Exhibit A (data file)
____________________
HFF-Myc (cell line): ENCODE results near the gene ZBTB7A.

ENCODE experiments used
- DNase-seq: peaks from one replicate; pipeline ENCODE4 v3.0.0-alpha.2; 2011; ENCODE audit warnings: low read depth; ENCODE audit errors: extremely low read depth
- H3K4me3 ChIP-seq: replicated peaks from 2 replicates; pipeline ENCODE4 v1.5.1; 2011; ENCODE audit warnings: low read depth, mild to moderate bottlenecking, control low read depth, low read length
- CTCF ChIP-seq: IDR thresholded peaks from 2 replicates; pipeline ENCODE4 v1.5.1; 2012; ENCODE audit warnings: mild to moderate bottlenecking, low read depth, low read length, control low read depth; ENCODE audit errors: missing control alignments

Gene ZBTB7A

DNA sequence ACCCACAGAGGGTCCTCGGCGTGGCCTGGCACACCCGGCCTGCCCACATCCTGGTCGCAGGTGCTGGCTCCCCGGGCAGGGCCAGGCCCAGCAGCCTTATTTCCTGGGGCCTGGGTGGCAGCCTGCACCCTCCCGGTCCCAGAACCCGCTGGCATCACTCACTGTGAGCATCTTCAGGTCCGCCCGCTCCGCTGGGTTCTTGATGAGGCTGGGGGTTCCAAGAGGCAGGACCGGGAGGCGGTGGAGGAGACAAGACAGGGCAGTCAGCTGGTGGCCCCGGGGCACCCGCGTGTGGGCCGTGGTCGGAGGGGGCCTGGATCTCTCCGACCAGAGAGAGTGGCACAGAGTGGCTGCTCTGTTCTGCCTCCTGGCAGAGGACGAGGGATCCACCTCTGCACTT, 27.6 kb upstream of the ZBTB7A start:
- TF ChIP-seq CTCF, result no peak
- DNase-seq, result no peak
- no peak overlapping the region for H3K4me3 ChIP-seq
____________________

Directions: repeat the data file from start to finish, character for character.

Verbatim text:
HFF-Myc (cell line): ENCODE results near the gene ZBTB7A.

ENCODE experiments used
- DNase-seq: peaks from one replicate; pipeline ENCODE4 v3.0.0-alpha.2; 2011; ENCODE audit warnings: low read depth; ENCODE audit errors: extremely low read depth
- H3K4me3 ChIP-seq: replicated peaks from 2 replicates; pipeline ENCODE4 v1.5.1; 2011; ENCODE audit warnings: low read depth, mild to moderate bottlenecking, control low read depth, low read length
- CTCF ChIP-seq: IDR thresholded peaks from 2 replicates; pipeline ENCODE4 v1.5.1; 2012; ENCODE audit warnings: mild to moderate bottlenecking, low read depth, low read length, control low read depth; ENCODE audit errors: missing control alignments

Gene ZBTB7A

DNA sequence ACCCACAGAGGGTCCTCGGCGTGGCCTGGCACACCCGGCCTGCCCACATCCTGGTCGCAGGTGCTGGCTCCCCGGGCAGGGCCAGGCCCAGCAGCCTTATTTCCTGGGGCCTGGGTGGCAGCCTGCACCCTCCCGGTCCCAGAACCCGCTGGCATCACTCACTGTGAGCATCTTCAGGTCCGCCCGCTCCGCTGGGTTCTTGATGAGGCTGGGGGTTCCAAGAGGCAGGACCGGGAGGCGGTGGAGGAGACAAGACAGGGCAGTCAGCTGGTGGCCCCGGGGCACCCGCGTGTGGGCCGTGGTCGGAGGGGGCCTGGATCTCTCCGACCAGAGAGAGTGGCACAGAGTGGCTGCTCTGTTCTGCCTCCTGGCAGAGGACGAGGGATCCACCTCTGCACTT, 27.6 kb upstream of the ZBTB7A start:
- TF ChIP-seq CTCF, result no peak
- DNase-seq, result no peak
- no peak overlapping the region for H3K4me3 ChIP-seq